LOCKED IN OR LEFT OUT? Transatlantic Trade Beyond Brussels and Washington. Sinan Ülgen - PDF

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LOCKED IN OR LEFT OUT? Transatlantic Trade Beyond Brussels and Washington Sinan Ülgen JUNE 2014 LOCKED IN OR LEFT OUT? Transatlantic Trade Beyond Brussels and Washington Sinan Ülgen 2014 Carnegie Endowment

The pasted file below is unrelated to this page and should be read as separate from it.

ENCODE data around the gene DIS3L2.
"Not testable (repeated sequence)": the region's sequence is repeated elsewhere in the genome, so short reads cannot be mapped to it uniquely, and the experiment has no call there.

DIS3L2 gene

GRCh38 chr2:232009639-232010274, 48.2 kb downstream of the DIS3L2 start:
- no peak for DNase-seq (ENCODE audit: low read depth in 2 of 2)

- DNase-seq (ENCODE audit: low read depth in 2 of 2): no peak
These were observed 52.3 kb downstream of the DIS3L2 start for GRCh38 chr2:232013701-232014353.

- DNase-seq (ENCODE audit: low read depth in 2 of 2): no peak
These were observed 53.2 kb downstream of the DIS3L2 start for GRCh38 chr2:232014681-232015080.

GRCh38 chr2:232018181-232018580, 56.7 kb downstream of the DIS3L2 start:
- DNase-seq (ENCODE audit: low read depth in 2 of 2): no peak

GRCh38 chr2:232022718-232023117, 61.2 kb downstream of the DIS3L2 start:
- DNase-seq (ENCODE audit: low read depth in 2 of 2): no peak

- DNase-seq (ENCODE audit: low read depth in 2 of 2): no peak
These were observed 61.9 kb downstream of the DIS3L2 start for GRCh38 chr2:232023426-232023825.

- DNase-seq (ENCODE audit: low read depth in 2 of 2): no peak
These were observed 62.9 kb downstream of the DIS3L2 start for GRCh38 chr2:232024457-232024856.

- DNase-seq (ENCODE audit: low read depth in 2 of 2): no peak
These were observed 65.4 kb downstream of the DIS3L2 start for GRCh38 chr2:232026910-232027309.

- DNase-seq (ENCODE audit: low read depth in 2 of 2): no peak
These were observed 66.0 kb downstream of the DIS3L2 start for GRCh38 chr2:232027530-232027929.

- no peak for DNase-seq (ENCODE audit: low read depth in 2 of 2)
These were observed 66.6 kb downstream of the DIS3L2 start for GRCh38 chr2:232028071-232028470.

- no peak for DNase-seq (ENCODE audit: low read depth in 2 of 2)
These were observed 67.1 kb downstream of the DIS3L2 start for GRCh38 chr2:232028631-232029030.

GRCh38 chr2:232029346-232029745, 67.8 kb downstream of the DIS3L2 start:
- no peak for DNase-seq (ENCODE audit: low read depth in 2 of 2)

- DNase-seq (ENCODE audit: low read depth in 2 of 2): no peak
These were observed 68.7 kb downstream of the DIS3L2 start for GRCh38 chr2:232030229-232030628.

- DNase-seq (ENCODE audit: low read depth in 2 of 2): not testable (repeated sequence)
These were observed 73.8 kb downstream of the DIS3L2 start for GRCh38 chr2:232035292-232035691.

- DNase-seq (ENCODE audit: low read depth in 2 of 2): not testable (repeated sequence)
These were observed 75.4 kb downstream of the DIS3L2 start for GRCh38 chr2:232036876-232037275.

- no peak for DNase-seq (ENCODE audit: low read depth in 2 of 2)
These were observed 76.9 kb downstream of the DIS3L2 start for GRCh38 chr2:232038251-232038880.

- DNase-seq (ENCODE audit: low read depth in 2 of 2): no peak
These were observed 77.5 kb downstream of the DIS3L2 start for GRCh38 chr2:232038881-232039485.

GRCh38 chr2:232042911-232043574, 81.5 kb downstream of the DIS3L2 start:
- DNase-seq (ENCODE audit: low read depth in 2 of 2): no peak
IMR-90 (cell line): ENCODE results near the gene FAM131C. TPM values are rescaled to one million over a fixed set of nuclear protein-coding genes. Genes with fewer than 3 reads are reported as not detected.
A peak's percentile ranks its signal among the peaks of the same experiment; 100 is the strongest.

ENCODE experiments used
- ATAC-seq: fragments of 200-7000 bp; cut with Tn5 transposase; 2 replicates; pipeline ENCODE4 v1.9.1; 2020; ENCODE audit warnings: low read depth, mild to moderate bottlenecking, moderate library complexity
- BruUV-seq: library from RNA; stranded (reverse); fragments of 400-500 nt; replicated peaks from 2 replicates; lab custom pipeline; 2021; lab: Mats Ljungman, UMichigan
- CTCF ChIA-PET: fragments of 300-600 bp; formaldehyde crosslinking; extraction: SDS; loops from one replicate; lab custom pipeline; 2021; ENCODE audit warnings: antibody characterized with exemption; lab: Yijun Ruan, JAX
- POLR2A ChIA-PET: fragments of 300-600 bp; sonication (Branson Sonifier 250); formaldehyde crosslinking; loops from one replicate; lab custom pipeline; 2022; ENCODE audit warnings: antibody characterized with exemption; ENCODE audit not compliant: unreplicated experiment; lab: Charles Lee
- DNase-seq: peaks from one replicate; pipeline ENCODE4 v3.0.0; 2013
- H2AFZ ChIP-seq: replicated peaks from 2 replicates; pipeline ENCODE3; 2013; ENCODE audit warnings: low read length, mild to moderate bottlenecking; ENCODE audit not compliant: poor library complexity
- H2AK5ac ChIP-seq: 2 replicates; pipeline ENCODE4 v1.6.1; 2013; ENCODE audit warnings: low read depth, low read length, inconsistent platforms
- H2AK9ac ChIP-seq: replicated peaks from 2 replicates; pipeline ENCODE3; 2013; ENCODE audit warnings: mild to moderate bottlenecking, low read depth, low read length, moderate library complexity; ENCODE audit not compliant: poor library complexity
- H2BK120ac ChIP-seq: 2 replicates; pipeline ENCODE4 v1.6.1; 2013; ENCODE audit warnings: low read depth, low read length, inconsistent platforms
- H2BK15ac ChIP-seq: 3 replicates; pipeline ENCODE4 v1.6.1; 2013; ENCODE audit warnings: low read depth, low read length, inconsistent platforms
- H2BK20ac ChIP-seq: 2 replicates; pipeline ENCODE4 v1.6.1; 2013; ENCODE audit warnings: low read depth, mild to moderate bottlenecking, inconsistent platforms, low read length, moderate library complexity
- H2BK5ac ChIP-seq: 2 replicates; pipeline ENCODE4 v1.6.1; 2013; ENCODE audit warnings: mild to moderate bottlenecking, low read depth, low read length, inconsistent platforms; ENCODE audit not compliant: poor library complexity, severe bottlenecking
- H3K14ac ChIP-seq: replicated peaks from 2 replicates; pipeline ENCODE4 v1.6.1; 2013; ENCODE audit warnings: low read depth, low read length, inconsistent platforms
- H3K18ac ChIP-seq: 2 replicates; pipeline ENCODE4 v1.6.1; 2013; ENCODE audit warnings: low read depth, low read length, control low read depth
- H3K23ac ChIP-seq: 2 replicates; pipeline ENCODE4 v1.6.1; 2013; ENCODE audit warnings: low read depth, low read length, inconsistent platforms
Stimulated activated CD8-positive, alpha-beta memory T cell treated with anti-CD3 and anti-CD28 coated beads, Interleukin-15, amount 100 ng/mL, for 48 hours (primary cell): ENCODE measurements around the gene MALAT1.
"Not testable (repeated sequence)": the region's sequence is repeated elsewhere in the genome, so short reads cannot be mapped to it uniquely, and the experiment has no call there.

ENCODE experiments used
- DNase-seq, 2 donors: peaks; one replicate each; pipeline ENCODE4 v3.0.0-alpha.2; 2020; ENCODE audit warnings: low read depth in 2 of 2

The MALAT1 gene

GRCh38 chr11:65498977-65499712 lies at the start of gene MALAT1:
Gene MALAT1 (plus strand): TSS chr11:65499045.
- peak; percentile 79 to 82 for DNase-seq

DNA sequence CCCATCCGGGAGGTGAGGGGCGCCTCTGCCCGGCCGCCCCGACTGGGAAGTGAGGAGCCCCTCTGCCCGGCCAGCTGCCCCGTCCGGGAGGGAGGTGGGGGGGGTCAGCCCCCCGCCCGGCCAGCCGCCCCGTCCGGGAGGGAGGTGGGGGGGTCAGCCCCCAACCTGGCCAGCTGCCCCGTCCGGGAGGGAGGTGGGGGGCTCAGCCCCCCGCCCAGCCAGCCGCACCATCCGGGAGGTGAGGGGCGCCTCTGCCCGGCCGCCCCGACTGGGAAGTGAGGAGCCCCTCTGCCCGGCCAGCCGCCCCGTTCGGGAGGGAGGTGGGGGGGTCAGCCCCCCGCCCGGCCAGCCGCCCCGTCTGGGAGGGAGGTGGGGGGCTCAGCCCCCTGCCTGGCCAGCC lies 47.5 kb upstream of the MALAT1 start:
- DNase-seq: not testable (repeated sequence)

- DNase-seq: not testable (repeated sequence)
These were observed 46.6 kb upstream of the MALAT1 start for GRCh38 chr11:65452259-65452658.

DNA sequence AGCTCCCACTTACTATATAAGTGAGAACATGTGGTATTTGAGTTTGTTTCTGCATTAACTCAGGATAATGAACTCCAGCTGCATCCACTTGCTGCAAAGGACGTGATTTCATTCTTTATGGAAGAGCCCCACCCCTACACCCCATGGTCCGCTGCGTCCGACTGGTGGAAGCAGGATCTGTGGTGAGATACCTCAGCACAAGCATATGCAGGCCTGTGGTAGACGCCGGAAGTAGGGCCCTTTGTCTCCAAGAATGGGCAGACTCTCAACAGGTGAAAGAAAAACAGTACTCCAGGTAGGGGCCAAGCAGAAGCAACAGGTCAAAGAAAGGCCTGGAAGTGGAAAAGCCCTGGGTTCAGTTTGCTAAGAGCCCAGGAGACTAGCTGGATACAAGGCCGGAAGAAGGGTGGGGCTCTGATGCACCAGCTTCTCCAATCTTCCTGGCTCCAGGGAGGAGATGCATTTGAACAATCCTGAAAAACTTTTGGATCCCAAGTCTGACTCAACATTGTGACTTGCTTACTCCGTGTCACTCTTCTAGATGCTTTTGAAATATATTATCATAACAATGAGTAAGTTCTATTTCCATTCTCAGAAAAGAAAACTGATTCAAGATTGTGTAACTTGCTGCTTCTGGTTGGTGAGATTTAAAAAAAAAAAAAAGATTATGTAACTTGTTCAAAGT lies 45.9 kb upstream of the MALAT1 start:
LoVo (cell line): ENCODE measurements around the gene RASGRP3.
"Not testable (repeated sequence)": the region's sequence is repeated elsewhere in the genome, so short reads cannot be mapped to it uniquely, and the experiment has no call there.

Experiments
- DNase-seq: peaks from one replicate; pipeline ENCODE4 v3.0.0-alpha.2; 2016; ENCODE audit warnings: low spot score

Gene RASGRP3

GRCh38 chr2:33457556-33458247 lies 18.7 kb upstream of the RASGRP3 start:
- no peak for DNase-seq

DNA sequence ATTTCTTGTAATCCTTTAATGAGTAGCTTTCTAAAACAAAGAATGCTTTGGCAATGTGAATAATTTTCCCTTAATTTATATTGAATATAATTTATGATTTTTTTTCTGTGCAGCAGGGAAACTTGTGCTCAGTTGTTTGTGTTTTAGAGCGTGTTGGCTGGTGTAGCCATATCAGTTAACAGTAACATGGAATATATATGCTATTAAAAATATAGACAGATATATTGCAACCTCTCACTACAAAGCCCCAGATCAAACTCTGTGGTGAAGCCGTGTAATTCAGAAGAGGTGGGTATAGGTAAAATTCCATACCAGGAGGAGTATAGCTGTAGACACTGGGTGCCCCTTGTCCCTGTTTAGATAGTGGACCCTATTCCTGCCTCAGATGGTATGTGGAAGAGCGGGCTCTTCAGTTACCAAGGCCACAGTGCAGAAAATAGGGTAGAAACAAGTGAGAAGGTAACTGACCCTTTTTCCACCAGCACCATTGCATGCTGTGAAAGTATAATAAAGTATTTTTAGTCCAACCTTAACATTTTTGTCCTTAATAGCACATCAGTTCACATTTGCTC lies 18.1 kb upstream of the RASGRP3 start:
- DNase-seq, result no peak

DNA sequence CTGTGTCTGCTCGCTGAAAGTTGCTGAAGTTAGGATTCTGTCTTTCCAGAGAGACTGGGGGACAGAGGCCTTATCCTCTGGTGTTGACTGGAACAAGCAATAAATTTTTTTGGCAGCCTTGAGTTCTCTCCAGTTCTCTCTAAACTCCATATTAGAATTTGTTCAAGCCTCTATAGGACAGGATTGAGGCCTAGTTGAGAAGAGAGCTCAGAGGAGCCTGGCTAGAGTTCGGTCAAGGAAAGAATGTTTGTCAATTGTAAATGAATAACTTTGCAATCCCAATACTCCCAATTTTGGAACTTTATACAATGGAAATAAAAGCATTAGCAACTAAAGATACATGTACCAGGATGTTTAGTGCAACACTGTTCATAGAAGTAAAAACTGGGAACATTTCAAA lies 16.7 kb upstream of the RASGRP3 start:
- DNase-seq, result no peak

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LOCKED IN OR LEFT OUT? Transatlantic Trade Beyond Brussels and Washington Sinan Ülgen JUNE 2014 LOCKED IN OR LEFT OUT? Transatlantic Trade Beyond Brussels and Washington Sinan Ülgen 2014 Carnegie Endowment for International Peace. All rights reserved. Carnegie does not take institutional positions on public policy issues; the views represented herein are the author s own and do not necessarily reflect the views of Carnegie, its staff, or its trustees. No part of this publication may be reproduced or transmitted in any form or by any means without permission in writing from Carnegie Europe or the Carnegie Endowment. Please direct inquiries to: Carnegie Endowment for International Peace Publications Department 1779 Massachusetts Avenue NW Washington, D.C P: F: CarnegieEndowment.org Carnegie Europe Rue du Congres Brussels Belgium P: F: CarnegieEurope.eu This publication can be downloaded at no cost at CarnegieEurope.eu. CP 213 Contents About the Author v Summary 1 Introduction 3 A Justifiable Interest From Third Countries 4 Eliminating Nontariff Barriers 10 Designing a Dispute Settlement Mechanism 13 The Way Forward for Third Countries 15 Notes 17 Carnegie Europe 18 About the Author Sinan Ülgen is a visiting scholar at Carnegie Europe in Brussels, where his research focuses on the implications of Turkish foreign policy for Europe and the United States, particularly with regard to Turkey s regional stance and its role in nuclear, energy, and climate issues. He is a founding partner of Istanbul Economics, a Turkish consulting firm that specializes in public and regulatory affairs, and chairman of the Center for Economics and Foreign Policy Studies, an independent think tank in Istanbul. Ülgen has served in the Turkish Foreign Service in several capacities: in Ankara at the United Nations desk ( ); in Brussels at the Turkish Permanent Delegation to the European Union ( ); and at the Turkish embassy in Tripoli (1996). He is a regular contributor to Turkish dailies, and his opinion pieces have been published in the International Herald Tribune, the Financial Times, the Wall Street Journal, European Voice, and Le Figaro. He is the author of The European Transformation of Modern Turkey with Kemal Derviş (Centre for European Policy Studies, 2004) and Handbook of EU Negotiations (Bilgi University Press, 2005). v Summary Many countries are interested in the Transatlantic Trade and Investment Partnership (TTIP) that Brussels and Washington are negotiating. But the United States and the European Union (EU) began talks without devising a way to involve their main trade partners. This approach, understandable given the complexity of the negotiations, could produce a bilateral agreement that is difficult to multilateralize. To influence the negotiations, third countries interested in eventually joining TTIP should pursue an agenda centered on the accession mechanism, the elimination of nontariff barriers, and dispute settlement. Enlargement Paths and Challenges Brussels and Washington have said that after TTIP is concluded bilaterally, interested third parties will be invited to join, but it is unclear how accession or association will be engineered. To move closer to TTIP, countries could conclude their own free trade agreements with the United States, the EU, or both. A more advanced option is to conclude bridge agreements between TTIP and the pertinent regional trade agreements. But in these scenarios, third countries would not be part of TTIP and would not play a central role in setting new norms. To genuinely solve the enlargement problem, a specific provision for accession needs to be included in the TTIP agreement. The way in which the agreement eliminates nontariff barriers will have significant consequences for countries aspiring to join the partnership because different approaches will have different impacts on the economies and competitiveness of candidates. The design of a dispute settlement mechanism matters because TTIP s enlargement will add a new layer of rulemaking to the arrangements in existing regional trade agreements, which could create competing jurisdictions and conflicting remedies. Recommendations for Third Countries Help design an accession process that can resist politicization. Establishing a committee of experts tasked with the technical review of the level of preparedness 1 2 Locked In or Left Out? Transatlantic Trade Beyond Brussels and Washington of candidate countries and developing a decisionmaking process that makes it impossible for one country to prevent another s accession are important steps. Promote the principle of mutual equivalence to eliminate nontariff barriers. This approach would allow existing regional trade agreements to be used as the building blocks in the new international trading regime set up by TTIP. Encourage the design of a flexible dispute settlement mechanism. New members should be fully represented in the process, and a rule of precedence for TTIP, the World Trade Organization, and other regional trade agreements should be established. Form a TTIP caucus or a joint platform to directly interact with Washington and Brussels. Such a platform will allow third countries to work together to determine their positions and influence the outcome of negotiations. Introduction Faced with the prospect of a relative decline in their global economic influence, the world s two largest economies have decided to create a seamless transatlantic marketplace. The Transatlantic Trade and Investment Partnership (TTIP) initiative has been welcomed on both sides of the Atlantic as a grand plan for revitalizing economic growth and enhancing international competitiveness. Expectations from TTIP are significant it could bring annual economic gains of about 119 billion ($164 billion) to the European Union (EU) and 95 billion ($131 billion) to the United States. 1 However, interest in TTIP is not limited to Brussels and Washington. Many other capitals follow developments on TTIP closely and have displayed a willingness to eventually be included in this economic endeavor, for both political and economic reasons. Despite this interest on the part of their leading trade partners, Brussels and Washington have opted to start TTIP negotiations without devising a formal solution for the direct or indirect involvement of third parties. The current EU-U.S. stance is that once TTIP is concluded bilaterally, interested third parties will then be invited to join. This exclusionary behavior is justified on the grounds of the complexity of the envisaged negotiations. The EU and the United States argue that it is not even known at this stage whether current differences between Washington and third countries on many topics can actually be bridged. So both sides have resisted the inclusion of additional partners to avoid compounding an already challenging negotiating environment. This approach has a certain merit, but it also conceals a danger. The risk is that the United States and the EU may end up concluding an essentially bilateral deal that, even with the best of intentions, would be difficult to transform into a truly multilateral agreement. A purely bilateral pact would undermine future efforts to open TTIP up to the accession of interested third parties. In other words, negotiating a bilateral trade agreement from the start is very different from working toward a multilateral deal for which an initial EU-U.S. agreement is only a stepping stone. The EU and the United States have an interest in devising, from the outset, a TTIP that can be multilateralized to minimize any potential political friction when other Western countries join in the future. Such an approach would be compatible with the current positions of Brussels and Washington and would confirm that TTIP is open to the accession of interested third parties. The Transatlantic Trade and Investment Partnership has been welcomed as a grand plan for revitalizing economic growth and enhancing international competitiveness. 3 4 Locked In or Left Out? Transatlantic Trade Beyond Brussels and Washington Retaining the prospect of accession is indispensable to safeguard the cohesion of the transatlantic community and to prevent new divisions from emerging. This political commitment to an open door policy for TTIP should also be reflected in the structural provisions of the agreement. While the onus for this task is on the original TTIP members, this stipulation should also form the basis of a new strategy of engagement for countries interested in eventually joining TTIP. Instead of securing an uncertain commitment about the prospect of their eventual accession, third countries should focus their efforts on a few critical areas of TTIP that might constitute barriers to the agreement s enlargement or raise the cost of acceding to it. The three critical issues that will have a bearing on the multilateralization of TTIP are accession, elimination of nontariff barriers, and dispute settlement. A Justifiable Interest From Third Countries There are legitimate political and economic considerations that in tandem have kindled the interest of third countries in joining TTIP. A changing geopolitical landscape, together with an assertive Russia that has become an adversary of the West, generates a new dynamic for strengthening the transatlantic alliance. TTIP increasingly appears to be the economic backbone of such a revitalized relationship. Limiting TTIP s membership to the EU and the United States would therefore be tantamount to introducing new and unwanted divisions within the Western alliance a fortress TTIP approach. Preempting this outcome has become the political objective of non- Limiting TTIP s membership to the EU and EU members of the North Atlantic Treaty Organization the United States would be tantamount (NATO) like Norway and Turkey, which consider TTIP to introducing new and unwanted membership indispensable to preserve their status within an divisions within the Western alliance. evolving and deepening transatlantic community. There are also important economic considerations behind the desire of third countries to be part of TTIP. If they are left out of this emerging transatlantic market, third countries will be faced with economic losses. There are three categories of such losses. The first set of potential losses derives from the phenomenon of preference erosion. TTIP will make U.S. exporters more competitive in EU markets and EU exporters more competitive in the U.S. market. As a result, third countries will lose their tariff advantages and therefore some of their competitive edge in the U.S. or EU markets vis-à-vis European or American exporters respectively. According to estimates by the Ifo Institute for Economic Research, Canada s economic losses could reach 10 percent of its national income. For Turkey, the predicted figure is 2.5 percent of national income, or about $20 billion. 2 The second category of losses relates to trade diversion, which stems from asymmetries in market access. This scenario applies specifically to Turkey, Sinan Ülgen 5 which, unlike all of the EU s other trading partners, has a customs union with the EU. Following the conclusion of TTIP, U.S. exporters will enjoy tariff-free access to the Turkish market, but Turkish exporters will not benefit from the same ease of market access in the United States. A third set of losses for third countries is linked to service liberalization and the harmonization of nontariff barriers under TTIP. These processes can lead to significant trade diversion within TTIP, to the detriment of nonmembers. The more exposed third countries exports are to TTIP regulations on standards, services, government procurement, and intellectual property rights, the larger these losses will be. More generally, the impact of TTIP on nonmembers will depend on the nature of their current trade relationship with the United States or the EU. Countries that already have a free trade agreement with the original TTIP parties benefit from an insurance policy against potential losses from trade diversion. By creating a prior degree of policy convergence in areas like standards and regulation of services, these countries existing preferential agreements would minimize the problems of market access due to differences in regulatory and nontariff barriers between them and TTIP members. If successfully concluded, TTIP will create an almost hegemonic pole of global standard setters. The parties ability to set global standards on trade, intellectual property rights, investment protection, and similar fields would give their economies a sustainable competitive edge. Third countries will want to be part of this global standard-setting exercise instead of staying on the sidelines they want to be rule makers rather than rule takers. Developing an Effective Accession Mechanism The assumption in Brussels and Washington that third countries will be able to join TTIP at some point in the future has not been fleshed out, and it is currently unclear how such accession or association will eventually be engineered. But if TTIP is to be multilateralized, the negotiating parties should agree on the specific procedure for TTIP enlargement during their current talks. Postponing this decision until the time of actual enlargement will create unwanted difficulties and possibly unnecessary political friction. From the outset, the original TTIP partners should clearly determine the conditions parties should agree on the specific procedure If TTIP is to be multilateralized, the negotiating under which TTIP accession can take place and the specific rules that will guide the process of enlargement. for TTIP enlargement during their current talks. Bringing clarity to the issue of enlargement will enable Brussels and Washington to better withstand pressure from third countries to be directly involved in the ongoing TTIP negotiations. Addressing current uncertainties surrounding TTIP s potential enlargement will also enhance the political credibility of TTIP s open-door policy. 6 Locked In or Left Out? Transatlantic Trade Beyond Brussels and Washington Various Approaches One accession option that has been articulated is for interested countries to conclude their own free trade agreements with the United States and the EU. For countries that already enjoy an advanced degree of economic integration with either of the parties for instance, Mexico and Canada (members of the North American Free Trade Agreement, or NAFTA), Norway and Switzerland (members respectively of the European Economic Area, or EEA, and the European Free Trade Agreement, or EFTA), or Turkey (which has a customs union with the EU) this would mean concluding a free trade agreement with the other TTIP partner. So, Mexico and Canada would seek to sign a more comprehensive deal with the EU, while Norway, Switzerland, and Turkey would strive to initial a similar agreement with the United States. Devising supplementary free trade The drawback of devising supplementary free trade agreements would merely create a web of agreements is that it would merely create a web of such such deals. It would not actually result in deals. It would not actually result in the third countries the third countries becoming part of TTIP. becoming part of TTIP. A more advanced version of this approach is to conclude bridge agreements between TTIP and the relevant regional trade agreements, for example between TTIP and NAFTA and between TTIP and EFTA. TTIP enlargement would then take place through these bridge agreements, which would allow some of the mutual concessions negotiated under the TTIP umbrella to be extended to the countries party to the regional trade agreement. One potential complication of the bridge approach relates to the harmonization of the rules of origin between TTIP and the regional trade agreements. If TTIP and NAFTA cannot harmonize their rules of origin despite a bridge agreement between them, this can impact trade flows. Given existing differences between NAFTA and EU rules of origin, this is more than a purely theoretical discussion. 3 Conditioning the bridge agreements on the harmonization of rules of origin may be necessary to ensure free trade. But this conditionality would amount to forcing NAFTA and EFTA to adopt the same rules of origin if separate bridges were to bind both NAFTA and EFTA to TTIP. This would in turn require an overhaul of the complicated rules of origin adopted by these regional trade agreements. Even if these challenges could be overcome, the network of bilateral transatlantic free trade agreements would not offer a genuine solution to the challenge of TTIP accession. The proliferation of partnerships would allow only limited scope for third countries to redress the adverse impact of being excluded from TTIP. A system of bridge agreements would permit third parties to equalize their competitive disadvantage but would not give them a place at the table where the new global norms are formulated. Sinan Ülgen 7 In the case of Norway, after concluding a free trade agreement with the United States, the country would gain preferential access to the U.S. market. It would therefore be able to eliminate its competitiveness gap vis-à-vis the EU in the U.S. market due to prevailing tariff preferences. But Norway s free trade deal with the United States would not allow the country to benefit from TTIP s various institutional provisions, including the ability to contribute to the design of new global standards for trade and investment. Thus, without an option of outright accession, third countries would need to accept a permanently reduced role in this new world of trade policy norm setting. A genuine solution would require the TTIP agreement to contain a specific provision for accession by nonmember countries. A Complex Process The workability of TTIP s eventual accession mechanism will depend on how the agreement s original partners decide to address the inevitable politics of its enlargement. The parties could treat TTIP like an international convention in which accession is linked to the agreement s ratification by third countries. This is the method adopted for many international accords, ranging from the Kyoto Protocol on greenhouse gas emissions to the Nuclear Non- Proliferation Treaty. In such cases, acceding states ratify the international treaty according to their own constitutional The workability of TTIP s eventual accession requirements and notify the international secretariat. mechanism will depend on how the agreement s This formula is a workable solution for international original partners decide to address the conventions that do not impose on states already party inevitable politics of its enlargement. to the agreement an obligation to extend concessions to new parties. When a new state accedes to the Kyoto Protocol, all other states party to the convention stand to benefit uniformly from its accession. Likewise, when a new state adheres to the Nuclear Non- Proliferation Treaty, the whole world is better off with a strengthened antiproliferation regime. As intellectually appealing and functionally simple as this option may be, an accession mechanism that relies on the domestic ratification of acceding parties is not a politically acceptable solution for TTIP. This is because the accession of new parties will necessarily involve concessions that will inflict costs on specific groups in states that are already party to TTIP. Some of this impact will be negative: EU autoworkers may be adversely affected if and when Mexico, with its sizeable auto industry, becomes a TTIP partner. The distributional impact of these economic costs is important. A more realistic possibility is to build in a procedure of approval by existing TTIP parties for any new entrant. This is a requirement that would raise no serious objections given that it is essentially the rule for e